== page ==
One place that trailers/RV's shine is coastal camping in the winter. Our last trip to Fort Bragg, we were able to camp at a wonderful site right on the coastal bluff with a constant howling wind, and watch the sunset out the window, sung inside! Rain? No problem. Oregon coast off-season is great- no way would I do that in a tent.
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Re: RV or Hotels?

Postby maverick » Thu Apr 14, 2016 11:52 am

Well, thank you again for all this information. That 19' RV looks like a decent size for two, will take a look at it in person. Love the idea of not having to drive 1-2 (or more) hrs every day to get to the park and back, or having to pay the crazy expensive in park hotel prices. The 19' looks like it could give us some of the convenience of a regular auto, but also allowing enough space to sleep and cook comfortably. Gas prices are supposed to go up even more, but even with that, it looks like the prices of sleeping in the park or having to drive an hour or two, to and from the park, would make it a wash. Also having food, healthy food, readily available in the RV is a major plus, not having to eat at either overpriced park restaurants, eating unhealthy junk food, or having to purchased over priced food at the in park grocery stores is a major convenience factor.

Thanks Mike, will give you a call.
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Re: RV or Hotels?

Postby oldranger » Thu Apr 14, 2016 12:07 pm

One other caveat. Remember that in places like yosemite and Yellowstone and that you are required to use campgrounds for overnight stays and frequently that is as dicey as getting a room, so requires advanced planning. Even some forest service areas require camping in campgrounds that are hard to get reservations.

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Re: RV or Hotels?

Postby Rockyroad » Thu Apr 14, 2016 3:59 pm

Friends of ours rented a Jucy Van, https://www.jucyusa.com/, which is essentially a family van that has been outfitted with beds, stove, sink, and refrigerator. I guess it is similar to the old VW Vanagon. This seems like a good alternative to the high price of a motel/hotel and the drivability of an RV. The only downside: it is not very subtle. :)
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Re: RV or Hotels?

Postby Hobbes » Thu Apr 14, 2016 7:08 pm

Mav, unless you two have issues with room, you will love the 19' Majestic. The hottest segments in the RV market now are smaller class C (a house built on a HD van chassis) & class B (van conversions). Some think the class B RVs might be a bit small. I sort of like them, but my wife hates them - even the nice Sprinter Roadtrek that costs $100k - so I can forget that option.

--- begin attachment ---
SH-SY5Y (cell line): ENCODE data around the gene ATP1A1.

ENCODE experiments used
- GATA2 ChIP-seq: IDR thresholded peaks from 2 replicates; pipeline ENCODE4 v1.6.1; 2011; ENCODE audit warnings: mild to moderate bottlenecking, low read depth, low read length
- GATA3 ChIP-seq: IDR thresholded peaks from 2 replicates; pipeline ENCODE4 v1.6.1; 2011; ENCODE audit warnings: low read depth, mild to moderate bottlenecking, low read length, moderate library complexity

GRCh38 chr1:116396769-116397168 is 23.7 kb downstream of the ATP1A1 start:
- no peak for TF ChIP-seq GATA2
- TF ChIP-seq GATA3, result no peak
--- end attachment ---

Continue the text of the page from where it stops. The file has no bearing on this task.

Trailers are a good call if you already have a good tow vehicle. Down here, everyone likes to drive monster F350s, not as work vehicles, but just because. Well, the key to a good trailer experience is to have the tow vehicle (TV) oversized in relation to your trailer. Otherwise ... well, let's just say white knuckles can be the least of your experience. Crossing the Mojave can be, what with all those wind turbines, a little bit "squirrelly". 5th wheel trailers solve a lot of these problems, but then the TV needs to be pretty big - a dually really helps. We have a neighbor who drives a big over-sized truck because he has a 5th wheel trailer. But since he only takes the trailer out now & then, he's got this monster truck to drive around on a regular basis.

One thing I haven't seen mentioned is that you don't need to camp overnight at a campground. Flying J, Walmart and (at least California) highway rest stops are all available for overnight stops. Whenever we take our RV up to Yosemite, we always leave Friday night after rush hour, drive two hours and spend the night at the Walmart @ Adelento. This cuts out 2 hours of driving, and since I get going by 5am, we're in Lone Pine by 7am getting/having breakfast Saturday morning. As mentioned above & by others, it doesn't matter where you are/what time you arrive, because you can just chill wherever.

The highway rest stop is super critical. In the summer, we like to go to a surfing beach @ Pendleton (ah, sweet memories, no?) - me surf, wife socializes. Old school at the shack - this place is frozen in time and still looks just like this, including the weather vane: